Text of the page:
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AP Spanish Language

A redesigned version of AP Spanish Language will launch in fall 2012. Learn more about the redesigned Spanish Language course and exam.

AP Spanish Language aims to help students develop integrated language skills that are useful in themselves and that can be applied to various activities and disciplines. According to surveys of comparable curricula at four-year colleges and universities, it is comparable to fourth semester (or the equivalent) college/university courses in Spanish.

At the conclusion of the Spanish Language course, students should be able to:
  • Identify and summarize the main points and significant details and make appropriate inferences and predictions from a spoken source, such as a broadcast news report or a lecture on an academic or cultural topic related to the Spanish-speaking world.
  • Identify and summarize the main points and significant details and predict outcomes from an everyday conversation on a familiar topic, a dialogue from a film or other broadcast media, or an interview on a social or cultural topic related to the Spanish-speaking world.
  • Identify and summarize main points and important details and make appropriate inferences and predictions from a written text such as a newspaper or magazine article or contemporary literary excerpt.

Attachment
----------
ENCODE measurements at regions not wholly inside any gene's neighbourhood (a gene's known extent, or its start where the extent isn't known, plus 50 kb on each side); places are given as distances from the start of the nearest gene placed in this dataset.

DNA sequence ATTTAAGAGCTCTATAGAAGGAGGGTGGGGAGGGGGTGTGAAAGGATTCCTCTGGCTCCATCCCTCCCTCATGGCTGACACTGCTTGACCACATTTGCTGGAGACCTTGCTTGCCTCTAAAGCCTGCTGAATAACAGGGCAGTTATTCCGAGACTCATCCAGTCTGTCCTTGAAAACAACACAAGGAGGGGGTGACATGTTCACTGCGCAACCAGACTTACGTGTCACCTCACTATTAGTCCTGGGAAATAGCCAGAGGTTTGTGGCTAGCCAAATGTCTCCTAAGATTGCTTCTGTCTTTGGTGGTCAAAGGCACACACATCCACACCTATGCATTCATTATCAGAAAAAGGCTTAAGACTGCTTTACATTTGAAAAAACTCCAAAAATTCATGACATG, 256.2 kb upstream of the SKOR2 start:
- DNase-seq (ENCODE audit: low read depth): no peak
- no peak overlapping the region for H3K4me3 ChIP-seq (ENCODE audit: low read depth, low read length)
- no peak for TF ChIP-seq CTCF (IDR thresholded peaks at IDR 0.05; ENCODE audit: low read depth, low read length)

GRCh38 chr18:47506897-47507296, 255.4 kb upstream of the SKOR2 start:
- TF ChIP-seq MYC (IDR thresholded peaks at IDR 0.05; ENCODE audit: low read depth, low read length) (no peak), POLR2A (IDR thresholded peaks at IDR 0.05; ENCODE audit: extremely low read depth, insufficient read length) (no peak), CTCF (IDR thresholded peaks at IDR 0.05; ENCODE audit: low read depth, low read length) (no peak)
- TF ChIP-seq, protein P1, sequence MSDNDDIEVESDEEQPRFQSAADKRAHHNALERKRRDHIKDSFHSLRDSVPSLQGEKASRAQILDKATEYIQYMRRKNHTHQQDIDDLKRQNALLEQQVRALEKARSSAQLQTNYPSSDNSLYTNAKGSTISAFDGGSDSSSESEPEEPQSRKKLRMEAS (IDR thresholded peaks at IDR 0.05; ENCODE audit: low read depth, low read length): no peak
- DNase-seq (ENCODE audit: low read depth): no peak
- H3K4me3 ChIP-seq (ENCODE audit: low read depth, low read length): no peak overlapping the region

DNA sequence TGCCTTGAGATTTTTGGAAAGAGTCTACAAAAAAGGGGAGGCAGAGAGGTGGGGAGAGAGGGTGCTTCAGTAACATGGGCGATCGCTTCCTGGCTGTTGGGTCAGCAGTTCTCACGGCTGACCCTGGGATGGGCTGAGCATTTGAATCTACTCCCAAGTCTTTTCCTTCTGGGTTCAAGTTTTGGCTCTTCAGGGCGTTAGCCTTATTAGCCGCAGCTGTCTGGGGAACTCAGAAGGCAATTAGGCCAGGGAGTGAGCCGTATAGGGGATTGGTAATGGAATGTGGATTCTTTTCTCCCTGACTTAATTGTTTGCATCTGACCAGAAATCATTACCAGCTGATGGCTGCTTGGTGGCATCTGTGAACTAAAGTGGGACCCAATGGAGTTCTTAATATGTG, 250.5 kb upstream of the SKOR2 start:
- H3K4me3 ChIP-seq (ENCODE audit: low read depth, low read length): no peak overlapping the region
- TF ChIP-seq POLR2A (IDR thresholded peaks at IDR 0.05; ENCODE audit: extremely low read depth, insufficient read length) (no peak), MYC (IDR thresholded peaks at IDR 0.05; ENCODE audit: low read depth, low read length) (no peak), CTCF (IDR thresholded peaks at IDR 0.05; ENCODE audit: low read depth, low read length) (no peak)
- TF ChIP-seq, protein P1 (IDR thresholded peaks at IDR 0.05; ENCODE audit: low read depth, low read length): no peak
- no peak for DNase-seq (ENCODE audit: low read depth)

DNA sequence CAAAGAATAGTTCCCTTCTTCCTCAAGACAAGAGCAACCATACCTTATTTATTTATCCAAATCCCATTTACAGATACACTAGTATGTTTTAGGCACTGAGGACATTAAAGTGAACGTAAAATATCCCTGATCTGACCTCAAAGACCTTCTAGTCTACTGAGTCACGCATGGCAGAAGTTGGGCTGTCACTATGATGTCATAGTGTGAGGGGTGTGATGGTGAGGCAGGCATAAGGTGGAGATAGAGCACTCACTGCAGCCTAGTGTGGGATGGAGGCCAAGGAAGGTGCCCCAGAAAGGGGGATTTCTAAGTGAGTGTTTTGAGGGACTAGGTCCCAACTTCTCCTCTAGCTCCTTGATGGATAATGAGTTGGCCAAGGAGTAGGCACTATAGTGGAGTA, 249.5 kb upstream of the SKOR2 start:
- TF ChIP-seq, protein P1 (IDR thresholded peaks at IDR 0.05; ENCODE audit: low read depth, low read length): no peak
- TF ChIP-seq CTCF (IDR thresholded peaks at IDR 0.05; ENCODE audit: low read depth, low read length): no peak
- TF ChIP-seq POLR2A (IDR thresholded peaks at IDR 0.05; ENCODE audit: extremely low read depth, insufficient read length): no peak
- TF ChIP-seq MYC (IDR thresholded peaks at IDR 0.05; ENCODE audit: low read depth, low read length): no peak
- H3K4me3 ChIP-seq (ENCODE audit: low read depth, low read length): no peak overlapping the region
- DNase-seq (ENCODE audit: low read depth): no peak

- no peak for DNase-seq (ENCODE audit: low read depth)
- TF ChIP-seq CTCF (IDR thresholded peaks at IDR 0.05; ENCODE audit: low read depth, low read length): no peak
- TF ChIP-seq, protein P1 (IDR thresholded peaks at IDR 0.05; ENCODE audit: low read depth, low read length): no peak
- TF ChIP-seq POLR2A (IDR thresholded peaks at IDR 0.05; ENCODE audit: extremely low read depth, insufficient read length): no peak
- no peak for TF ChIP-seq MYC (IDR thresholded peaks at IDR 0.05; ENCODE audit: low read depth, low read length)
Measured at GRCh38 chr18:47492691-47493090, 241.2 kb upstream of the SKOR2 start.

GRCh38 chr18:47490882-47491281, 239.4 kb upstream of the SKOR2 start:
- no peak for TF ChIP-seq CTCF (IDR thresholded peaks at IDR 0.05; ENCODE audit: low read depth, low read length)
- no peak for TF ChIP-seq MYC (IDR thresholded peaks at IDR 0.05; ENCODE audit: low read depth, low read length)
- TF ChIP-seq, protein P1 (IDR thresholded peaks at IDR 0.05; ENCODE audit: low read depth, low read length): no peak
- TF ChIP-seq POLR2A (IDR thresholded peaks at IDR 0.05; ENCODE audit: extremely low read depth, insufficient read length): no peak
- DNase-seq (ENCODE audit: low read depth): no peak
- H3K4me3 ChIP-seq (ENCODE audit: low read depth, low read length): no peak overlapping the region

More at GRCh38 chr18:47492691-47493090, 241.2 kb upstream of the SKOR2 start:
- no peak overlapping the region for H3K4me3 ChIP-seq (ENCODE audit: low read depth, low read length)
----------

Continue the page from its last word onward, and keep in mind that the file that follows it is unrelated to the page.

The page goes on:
• Write a cohesive and coherent analytical or persuasive essay in reaction to a text or on a personal, academic, cultural or social issue, with control of grammar and syntax.
  • Describe, narrate and present information or persuasive arguments on general topics with grammatical control and good pronunciation.
  • Use information from sources provided to present a synthesis and express an opinion.
  • Recognize cultural elements implicit in oral and written texts.
  • Interpret linguistic cues to infer social relationships.
  • Communicate via interpersonal and presentational written correspondence.
  • Initiate, maintain and close a conversation on a familiar topic.
  • Formulate questions to seek clarification or additional information.
  • Use language that is semantically and grammatically accurate according to a given context.

Read the full course description and exam information with sample questions.

AP Spanish Language Development Committee

Committee Co-Chairs

Robert L. Davis, University of Oregon, OR
Laura Zinke, McClintock High School, AZ

Committee Members

Kyra Kietrys, Davidson College, NC
Ann Mar, Alamo Heights High School, TX
Fernando Rubio, University of Utah, UT
Maritza Sloan, Plano West Senior High School, TX

College Board Advisor

Ken Stewart, Chapel Hill High School, NC

Chief Reader

Jeffrey Reeder, Sonoma State University, CA